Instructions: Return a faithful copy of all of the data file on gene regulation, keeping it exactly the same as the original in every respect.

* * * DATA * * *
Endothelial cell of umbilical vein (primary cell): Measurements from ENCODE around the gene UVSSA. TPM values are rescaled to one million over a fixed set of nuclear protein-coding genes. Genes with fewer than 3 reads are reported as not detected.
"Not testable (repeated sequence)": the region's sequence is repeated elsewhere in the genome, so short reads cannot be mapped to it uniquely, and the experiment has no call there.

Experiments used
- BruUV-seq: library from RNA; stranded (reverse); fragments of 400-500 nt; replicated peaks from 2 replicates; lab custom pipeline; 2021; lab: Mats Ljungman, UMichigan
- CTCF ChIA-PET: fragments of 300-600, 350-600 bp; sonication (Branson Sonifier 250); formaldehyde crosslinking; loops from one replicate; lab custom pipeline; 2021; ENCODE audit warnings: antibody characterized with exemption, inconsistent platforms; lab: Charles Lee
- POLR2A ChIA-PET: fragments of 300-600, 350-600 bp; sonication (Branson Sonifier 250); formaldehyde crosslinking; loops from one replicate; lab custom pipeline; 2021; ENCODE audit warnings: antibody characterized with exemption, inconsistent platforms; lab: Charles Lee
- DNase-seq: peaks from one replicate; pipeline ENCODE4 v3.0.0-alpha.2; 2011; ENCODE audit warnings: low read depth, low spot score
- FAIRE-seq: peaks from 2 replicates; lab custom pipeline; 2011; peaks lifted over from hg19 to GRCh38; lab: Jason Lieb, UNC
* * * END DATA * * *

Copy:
Endothelial cell of umbilical vein (primary cell): Measurements from ENCODE around the gene UVSSA. TPM values are rescaled to one million over a fixed set of nuclear protein-coding genes. Genes with fewer than 3 reads are reported as not detected.
"Not testable (repeated sequence)": the region's sequence is repeated elsewhere in the genome, so short reads cannot be mapped to it uniquely, and the experiment has no call there.

Experiments used
- BruUV-seq: library from RNA; stranded (reverse); fragments of 400-500 nt; replicated peaks from 2 replicates; lab custom pipeline; 2021; lab: Mats Ljungman, UMichigan
- CTCF ChIA-PET: fragments of 300-600, 350-600 bp; sonication (Branson Sonifier 250); formaldehyde crosslinking; loops from one replicate; lab custom pipeline; 2021; ENCODE audit warnings: antibody characterized with exemption, inconsistent platforms; lab: Charles Lee
- POLR2A ChIA-PET: fragments of 300-600, 350-600 bp; sonication (Branson Sonifier 250); formaldehyde crosslinking; loops from one replicate; lab custom pipeline; 2021; ENCODE audit warnings: antibody characterized with exemption, inconsistent platforms; lab: Charles Lee
- DNase-seq: peaks from one replicate; pipeline ENCODE4 v3.0.0-alpha.2; 2011; ENCODE audit warnings: low read depth, low spot score
- FAIRE-seq: peaks from 2 replicates; lab custom pipeline; 2011; peaks lifted over from hg19 to GRCh38; lab: Jason Lieb, UNC